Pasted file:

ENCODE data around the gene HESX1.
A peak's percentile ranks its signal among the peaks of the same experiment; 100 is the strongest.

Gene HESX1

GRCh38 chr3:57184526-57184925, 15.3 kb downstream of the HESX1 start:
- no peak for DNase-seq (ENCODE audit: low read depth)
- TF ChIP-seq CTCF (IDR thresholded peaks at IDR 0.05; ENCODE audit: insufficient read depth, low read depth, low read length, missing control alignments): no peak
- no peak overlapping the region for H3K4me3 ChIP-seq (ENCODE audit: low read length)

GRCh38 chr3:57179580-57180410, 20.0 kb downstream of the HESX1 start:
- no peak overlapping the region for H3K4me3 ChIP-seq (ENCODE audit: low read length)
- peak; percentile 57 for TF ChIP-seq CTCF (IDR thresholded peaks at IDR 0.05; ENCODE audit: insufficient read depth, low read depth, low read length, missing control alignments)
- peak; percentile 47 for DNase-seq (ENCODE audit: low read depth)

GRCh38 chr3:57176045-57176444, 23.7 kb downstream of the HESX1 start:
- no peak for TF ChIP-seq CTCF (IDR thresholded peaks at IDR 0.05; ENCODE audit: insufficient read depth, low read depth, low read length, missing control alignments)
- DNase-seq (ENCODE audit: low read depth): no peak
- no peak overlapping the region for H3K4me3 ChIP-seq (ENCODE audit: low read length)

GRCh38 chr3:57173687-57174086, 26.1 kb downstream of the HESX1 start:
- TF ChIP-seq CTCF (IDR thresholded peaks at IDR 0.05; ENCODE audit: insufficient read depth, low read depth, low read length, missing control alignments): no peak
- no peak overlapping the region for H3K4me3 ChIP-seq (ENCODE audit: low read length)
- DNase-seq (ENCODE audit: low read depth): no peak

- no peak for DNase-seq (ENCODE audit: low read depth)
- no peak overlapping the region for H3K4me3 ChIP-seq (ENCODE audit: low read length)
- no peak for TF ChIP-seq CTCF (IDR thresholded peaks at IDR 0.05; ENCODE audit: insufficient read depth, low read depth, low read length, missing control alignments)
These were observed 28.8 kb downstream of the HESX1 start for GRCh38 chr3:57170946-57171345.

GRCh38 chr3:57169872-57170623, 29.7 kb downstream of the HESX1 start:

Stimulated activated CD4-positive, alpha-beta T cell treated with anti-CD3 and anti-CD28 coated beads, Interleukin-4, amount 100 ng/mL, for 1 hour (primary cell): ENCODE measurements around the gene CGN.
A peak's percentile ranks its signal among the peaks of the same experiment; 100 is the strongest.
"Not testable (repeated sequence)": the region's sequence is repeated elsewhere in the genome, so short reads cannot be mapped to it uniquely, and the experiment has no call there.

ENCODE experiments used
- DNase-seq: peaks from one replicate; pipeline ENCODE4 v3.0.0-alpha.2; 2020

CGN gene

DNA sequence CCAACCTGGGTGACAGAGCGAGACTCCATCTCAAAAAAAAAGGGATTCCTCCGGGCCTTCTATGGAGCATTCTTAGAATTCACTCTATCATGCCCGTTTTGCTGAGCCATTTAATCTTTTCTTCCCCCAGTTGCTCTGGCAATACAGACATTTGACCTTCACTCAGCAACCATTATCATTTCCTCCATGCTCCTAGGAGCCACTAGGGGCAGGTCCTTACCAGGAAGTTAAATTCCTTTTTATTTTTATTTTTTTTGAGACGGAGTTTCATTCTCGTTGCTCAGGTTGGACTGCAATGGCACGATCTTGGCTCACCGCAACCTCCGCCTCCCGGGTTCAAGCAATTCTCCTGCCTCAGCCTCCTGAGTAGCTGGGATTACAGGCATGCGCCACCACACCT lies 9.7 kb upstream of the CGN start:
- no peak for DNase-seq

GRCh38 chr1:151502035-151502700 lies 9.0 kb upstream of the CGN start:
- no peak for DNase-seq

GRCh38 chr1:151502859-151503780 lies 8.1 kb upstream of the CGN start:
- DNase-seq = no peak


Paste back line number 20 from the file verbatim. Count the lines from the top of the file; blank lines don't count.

- no peak for DNase-seq (ENCODE audit: low read depth)